NobleHour is also proud of the amazing community work performed by its members. Coast to coast, our network of universities are engaging their students in a variety of projects to make a difference in the lives of those in need. Just last year, at the University of Pittsburgh, Janard Pendleton, the program coordinator for Pitt Serves said there were quite a few organized service activities for students and staff to help others throughout the Pittsburgh community. In 2014, over 700 students signed up to volunteer at local organizations like the Greater Pittsburgh Food Bank, the Department of Veterans Affairs and the Pittsburgh Botanic Garden.

The George Washington University has participated in the MLK Day of Service since 2001. Last year, over 600 students, faculty, staff and alumni signed up with the school’s Center for Civic Engagement and Public Service to work together on a number of direct service projects throughout the D.C. area. The school also offered on-campus CPR training facilitated by EMeRG as part of their MLK Day of Service programming.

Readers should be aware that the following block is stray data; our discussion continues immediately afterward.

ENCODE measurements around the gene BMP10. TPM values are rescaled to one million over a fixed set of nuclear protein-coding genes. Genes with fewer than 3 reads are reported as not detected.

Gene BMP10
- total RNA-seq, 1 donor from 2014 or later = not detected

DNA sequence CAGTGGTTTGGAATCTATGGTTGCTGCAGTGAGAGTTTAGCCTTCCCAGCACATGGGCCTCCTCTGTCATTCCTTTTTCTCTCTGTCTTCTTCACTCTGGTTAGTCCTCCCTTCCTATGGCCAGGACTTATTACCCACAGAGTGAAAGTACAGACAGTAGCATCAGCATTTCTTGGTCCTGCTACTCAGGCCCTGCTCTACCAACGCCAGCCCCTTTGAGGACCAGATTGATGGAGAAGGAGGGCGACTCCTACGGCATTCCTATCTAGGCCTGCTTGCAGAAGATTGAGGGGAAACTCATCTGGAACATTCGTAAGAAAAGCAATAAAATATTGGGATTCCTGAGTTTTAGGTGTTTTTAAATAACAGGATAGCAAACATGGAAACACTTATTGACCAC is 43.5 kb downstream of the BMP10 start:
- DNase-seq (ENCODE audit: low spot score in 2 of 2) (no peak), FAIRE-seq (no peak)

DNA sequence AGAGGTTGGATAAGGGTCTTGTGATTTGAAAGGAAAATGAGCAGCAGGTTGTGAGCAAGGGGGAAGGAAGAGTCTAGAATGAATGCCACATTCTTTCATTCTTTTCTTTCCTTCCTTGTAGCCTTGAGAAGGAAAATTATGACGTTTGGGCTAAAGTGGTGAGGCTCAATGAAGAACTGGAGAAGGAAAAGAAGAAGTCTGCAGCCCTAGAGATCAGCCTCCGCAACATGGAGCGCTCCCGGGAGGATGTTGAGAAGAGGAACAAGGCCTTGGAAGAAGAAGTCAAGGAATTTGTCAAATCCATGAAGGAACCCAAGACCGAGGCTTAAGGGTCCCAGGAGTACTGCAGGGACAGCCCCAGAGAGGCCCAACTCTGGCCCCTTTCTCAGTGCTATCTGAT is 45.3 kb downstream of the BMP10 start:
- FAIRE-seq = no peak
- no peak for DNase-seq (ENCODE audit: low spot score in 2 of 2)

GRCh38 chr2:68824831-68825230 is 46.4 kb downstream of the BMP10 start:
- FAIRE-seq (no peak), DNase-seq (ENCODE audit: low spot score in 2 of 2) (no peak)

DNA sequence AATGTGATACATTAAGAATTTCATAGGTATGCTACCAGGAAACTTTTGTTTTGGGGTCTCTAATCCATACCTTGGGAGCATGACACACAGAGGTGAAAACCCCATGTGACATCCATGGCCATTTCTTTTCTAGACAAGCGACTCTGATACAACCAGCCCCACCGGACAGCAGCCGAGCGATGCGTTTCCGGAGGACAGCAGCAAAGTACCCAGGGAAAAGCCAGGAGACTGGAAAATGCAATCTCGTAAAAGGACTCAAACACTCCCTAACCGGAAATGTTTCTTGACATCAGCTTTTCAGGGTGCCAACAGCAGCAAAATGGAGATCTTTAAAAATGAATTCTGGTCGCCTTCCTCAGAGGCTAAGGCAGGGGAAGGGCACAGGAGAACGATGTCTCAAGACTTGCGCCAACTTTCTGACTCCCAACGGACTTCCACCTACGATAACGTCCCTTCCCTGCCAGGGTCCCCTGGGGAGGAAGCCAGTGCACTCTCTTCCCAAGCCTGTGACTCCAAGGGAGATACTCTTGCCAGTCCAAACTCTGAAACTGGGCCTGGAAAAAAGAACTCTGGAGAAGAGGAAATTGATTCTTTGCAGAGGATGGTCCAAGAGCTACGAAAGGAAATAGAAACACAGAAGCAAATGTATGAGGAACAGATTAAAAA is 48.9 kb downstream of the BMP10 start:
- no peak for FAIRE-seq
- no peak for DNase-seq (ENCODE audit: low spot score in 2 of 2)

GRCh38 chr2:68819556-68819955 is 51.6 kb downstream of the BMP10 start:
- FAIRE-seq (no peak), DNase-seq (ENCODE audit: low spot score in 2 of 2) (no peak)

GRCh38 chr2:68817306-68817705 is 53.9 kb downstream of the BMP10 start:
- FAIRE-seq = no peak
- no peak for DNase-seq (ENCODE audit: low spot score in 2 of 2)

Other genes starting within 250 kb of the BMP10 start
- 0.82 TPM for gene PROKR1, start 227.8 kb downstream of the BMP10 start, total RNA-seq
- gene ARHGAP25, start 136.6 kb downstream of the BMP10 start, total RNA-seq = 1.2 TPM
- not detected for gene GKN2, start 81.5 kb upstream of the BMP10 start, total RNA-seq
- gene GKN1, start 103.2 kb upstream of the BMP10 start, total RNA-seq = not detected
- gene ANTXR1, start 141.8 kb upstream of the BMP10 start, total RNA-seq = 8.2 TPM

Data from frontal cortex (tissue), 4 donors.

describe the imageMany volunteers will use MLK Day to help elementary schools. Las January, students at University of California at San Diego helped beautify Bayside Elementary School in Imperial Beach, CA. According to Kristin Luciani, social media and communications manager for UC San Diego, the MLK Day of Service is one of their biggest events of the year. “We’re expecting about 150 students, staff and alumni. We maxed out quickly.”

Volunteers last year revitalized a student garden, adding a new herb garden. They also painted stepping-stones to create a pathway, and painted murals on the playground.

Luciani said their goal is to take this one day of service and turn it into something more long term. “We selected that school because one of our student organizations was already partnered with them. It’s an opportunity to expand and get more of the campus community involved."